Student spends semester interning for Michelle Obama’s office


Courtesy Kiah Duggins

Senior Kiah Duggins poses in the White House briefing room, where then-press secretary Josh Earnest gave the daily press briefings to news media. Duggins served as a policy intern for first lady Michelle Obama’s office during the fall semester.

A simple Google search turned into a once-in-a-lifetime internship for senior Kiah Duggins.

Last March, she searched “How to intern for Michelle Obama” and White House internship applications came up. So, she applied.

The application required writing several short essays. In addition, she had to create and write a policy memorandum and send it to Eric Waldo, a member of Michelle Obama’s team. Duggins’ memorandum involved creating more programs to get marginalized students to pursue higher education.

She applied for the summer internship, but did not get it. When she applied for the fall internship, August through December, she got it.


Duggins worked in Michelle Obama’s Washington D.C. office as a policy intern. Her immediate supervisor was the associate policy director for the first lady, who reported to the director.

“I worked the most closely with her ‘Let Girls Learn’ campaign, which seeks to expand secondary education opportunities for girls in developing countries,” Duggins said. “I did a lot of work doing the preliminary research of and collaboration with Let Girls Learn stakeholders.”

In addition, she helped with the former first lady’s research and mentoring initiative.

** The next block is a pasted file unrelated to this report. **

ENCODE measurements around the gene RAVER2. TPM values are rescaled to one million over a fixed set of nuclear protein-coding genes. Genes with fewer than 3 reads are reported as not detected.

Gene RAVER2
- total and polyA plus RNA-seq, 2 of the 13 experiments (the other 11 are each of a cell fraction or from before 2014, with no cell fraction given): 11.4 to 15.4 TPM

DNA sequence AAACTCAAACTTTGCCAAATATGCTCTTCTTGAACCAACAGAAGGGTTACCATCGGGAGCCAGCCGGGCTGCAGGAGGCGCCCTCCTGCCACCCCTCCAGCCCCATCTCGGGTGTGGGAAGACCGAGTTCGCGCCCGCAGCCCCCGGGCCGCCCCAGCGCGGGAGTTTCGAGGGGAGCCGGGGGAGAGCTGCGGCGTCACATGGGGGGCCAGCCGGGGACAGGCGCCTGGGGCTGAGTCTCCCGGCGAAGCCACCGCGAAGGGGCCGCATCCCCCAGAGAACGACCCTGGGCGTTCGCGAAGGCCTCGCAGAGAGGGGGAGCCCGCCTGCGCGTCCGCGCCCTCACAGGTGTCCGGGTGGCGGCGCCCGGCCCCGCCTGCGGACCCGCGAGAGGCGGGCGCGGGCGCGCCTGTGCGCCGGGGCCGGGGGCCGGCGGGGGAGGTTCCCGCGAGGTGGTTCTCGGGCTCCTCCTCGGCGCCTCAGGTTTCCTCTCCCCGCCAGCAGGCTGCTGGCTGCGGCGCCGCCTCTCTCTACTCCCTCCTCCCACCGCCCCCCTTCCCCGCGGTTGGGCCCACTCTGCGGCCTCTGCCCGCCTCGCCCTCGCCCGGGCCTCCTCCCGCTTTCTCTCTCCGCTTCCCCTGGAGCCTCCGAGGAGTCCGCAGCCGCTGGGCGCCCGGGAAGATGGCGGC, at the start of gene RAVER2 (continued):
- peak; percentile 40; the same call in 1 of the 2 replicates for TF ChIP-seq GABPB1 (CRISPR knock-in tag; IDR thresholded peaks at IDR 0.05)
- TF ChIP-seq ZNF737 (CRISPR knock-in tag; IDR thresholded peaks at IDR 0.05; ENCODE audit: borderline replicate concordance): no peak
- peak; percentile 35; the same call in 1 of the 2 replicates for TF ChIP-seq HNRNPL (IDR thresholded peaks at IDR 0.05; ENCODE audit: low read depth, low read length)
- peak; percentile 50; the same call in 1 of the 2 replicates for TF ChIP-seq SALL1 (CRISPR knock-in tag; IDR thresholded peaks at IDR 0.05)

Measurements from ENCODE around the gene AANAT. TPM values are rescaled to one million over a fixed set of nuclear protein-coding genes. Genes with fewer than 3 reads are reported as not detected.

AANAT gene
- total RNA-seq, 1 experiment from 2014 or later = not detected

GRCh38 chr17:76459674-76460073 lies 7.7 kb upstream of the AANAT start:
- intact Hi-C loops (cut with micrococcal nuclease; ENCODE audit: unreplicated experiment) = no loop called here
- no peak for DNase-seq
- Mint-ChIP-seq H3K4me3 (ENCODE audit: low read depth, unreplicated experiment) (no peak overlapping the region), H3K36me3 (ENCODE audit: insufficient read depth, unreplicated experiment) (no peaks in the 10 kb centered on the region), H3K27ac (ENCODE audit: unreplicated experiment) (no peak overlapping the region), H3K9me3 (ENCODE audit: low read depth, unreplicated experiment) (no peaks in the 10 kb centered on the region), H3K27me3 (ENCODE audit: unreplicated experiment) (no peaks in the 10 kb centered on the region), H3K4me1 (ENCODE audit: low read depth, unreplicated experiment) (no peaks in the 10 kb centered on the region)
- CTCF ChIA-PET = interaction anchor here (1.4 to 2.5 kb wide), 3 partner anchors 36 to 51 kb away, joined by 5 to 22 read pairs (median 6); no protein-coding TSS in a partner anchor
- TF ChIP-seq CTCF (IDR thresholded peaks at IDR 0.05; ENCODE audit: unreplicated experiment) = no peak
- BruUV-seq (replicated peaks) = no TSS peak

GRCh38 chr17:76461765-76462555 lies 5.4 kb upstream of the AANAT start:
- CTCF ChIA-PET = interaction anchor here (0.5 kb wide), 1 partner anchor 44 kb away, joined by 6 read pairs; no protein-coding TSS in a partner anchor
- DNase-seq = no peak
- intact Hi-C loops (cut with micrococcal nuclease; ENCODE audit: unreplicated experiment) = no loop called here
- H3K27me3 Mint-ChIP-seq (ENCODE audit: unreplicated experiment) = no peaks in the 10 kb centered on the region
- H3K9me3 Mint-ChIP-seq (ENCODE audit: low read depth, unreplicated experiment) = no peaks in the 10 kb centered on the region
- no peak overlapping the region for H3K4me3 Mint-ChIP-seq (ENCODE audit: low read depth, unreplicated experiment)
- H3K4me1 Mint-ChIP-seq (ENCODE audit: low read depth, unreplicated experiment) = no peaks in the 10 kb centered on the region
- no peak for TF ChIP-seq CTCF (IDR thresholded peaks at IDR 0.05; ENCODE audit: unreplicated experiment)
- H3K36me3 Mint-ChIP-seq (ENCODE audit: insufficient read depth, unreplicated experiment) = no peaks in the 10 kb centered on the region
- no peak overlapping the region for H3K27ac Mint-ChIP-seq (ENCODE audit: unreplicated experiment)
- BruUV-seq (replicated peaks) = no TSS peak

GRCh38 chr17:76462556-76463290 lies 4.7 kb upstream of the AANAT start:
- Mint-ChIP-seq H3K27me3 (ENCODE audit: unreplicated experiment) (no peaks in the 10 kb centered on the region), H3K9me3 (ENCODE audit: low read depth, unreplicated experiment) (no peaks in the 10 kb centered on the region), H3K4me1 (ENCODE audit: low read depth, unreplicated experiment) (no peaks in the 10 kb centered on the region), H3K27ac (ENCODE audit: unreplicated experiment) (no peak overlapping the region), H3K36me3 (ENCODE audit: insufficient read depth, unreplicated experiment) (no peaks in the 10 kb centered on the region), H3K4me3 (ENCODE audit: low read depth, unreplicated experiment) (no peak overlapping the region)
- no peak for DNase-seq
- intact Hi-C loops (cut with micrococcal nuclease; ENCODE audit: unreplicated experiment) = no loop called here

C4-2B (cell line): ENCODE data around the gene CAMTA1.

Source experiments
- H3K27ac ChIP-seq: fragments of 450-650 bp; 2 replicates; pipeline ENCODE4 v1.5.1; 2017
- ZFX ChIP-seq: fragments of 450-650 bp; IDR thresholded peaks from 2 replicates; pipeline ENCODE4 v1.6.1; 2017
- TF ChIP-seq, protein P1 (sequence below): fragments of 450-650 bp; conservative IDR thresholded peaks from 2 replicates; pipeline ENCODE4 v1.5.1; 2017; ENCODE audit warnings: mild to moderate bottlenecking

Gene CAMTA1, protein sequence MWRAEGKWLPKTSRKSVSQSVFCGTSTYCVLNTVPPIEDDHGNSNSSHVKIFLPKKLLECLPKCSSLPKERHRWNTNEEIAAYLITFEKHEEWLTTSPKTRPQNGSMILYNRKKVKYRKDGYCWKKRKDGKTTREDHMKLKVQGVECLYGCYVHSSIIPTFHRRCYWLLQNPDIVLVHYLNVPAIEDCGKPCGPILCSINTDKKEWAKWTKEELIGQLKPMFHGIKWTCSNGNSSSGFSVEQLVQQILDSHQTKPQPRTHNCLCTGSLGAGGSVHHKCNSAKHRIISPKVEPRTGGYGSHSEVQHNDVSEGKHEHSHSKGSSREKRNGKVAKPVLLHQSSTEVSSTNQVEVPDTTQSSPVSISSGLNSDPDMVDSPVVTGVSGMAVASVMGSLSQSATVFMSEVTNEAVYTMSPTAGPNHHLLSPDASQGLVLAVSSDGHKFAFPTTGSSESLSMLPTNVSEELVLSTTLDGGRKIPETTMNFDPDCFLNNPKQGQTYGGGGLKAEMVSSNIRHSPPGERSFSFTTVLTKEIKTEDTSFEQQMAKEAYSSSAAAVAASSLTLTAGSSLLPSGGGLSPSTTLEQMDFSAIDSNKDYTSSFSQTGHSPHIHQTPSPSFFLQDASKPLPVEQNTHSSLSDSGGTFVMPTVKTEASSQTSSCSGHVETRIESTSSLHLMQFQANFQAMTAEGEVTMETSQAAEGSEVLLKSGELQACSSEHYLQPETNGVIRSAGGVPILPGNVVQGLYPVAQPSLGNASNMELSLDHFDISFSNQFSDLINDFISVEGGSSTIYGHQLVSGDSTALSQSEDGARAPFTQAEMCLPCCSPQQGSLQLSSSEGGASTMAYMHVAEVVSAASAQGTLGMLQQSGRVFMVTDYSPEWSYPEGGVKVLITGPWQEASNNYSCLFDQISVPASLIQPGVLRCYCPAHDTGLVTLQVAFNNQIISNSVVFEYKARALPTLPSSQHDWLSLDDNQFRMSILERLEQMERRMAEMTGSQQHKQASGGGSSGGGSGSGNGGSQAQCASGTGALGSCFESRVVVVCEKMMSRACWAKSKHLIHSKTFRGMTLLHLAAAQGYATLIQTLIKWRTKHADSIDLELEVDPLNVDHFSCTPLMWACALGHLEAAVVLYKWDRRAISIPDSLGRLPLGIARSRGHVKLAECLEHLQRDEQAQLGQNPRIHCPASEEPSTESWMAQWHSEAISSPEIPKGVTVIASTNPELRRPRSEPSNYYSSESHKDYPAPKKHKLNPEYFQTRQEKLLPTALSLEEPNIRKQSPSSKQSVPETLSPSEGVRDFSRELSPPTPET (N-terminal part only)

“She mentors high school girls in the DMV (D.C., Maryland, Virginia) area, so I helped with the coordination with the events and stuff that the girls would do,” Duggins said.

Duggins also helped with several holiday parties, including the Christmas, the Hanukah, the Halloween parties and the annual turkey pardoning, where President Obama became known for making several “Dad jokes” while daughters Malia and Sasha stood by laughing.

Duggins received six academic credit hours for her internship. She took the 481 co-op class through Wichita State’s Honors College. That class involved writing journals and a research paper. She also took an economics class online.

Her internship was unpaid, but she had to pay living expenses for an apartment two metro stops away from the White House. Financial aide Duggins earned from WSU paid for her residency.

Interaction with the first family

She saw Michelle Obama multiple times per week. Duggins would help at events where Mrs. Obama was speaking and would get to see and hear from her at those events.

The one time Duggins got to speak to the first lady was when she got to take a picture with her.

“She is exactly what you would imagine her to be,” Duggins said. “She is very warm, very open; she tries very hard to remember everybody’s names. She gives hugs to everyone. She is very authentic and genuine, just how you would see her on TV. It’s not an act.”

In December, Duggins posted a picture of her with Michelle Obama on her Facebook page. It quickly became a popular post, garnering 588 likes and more than 30 comments.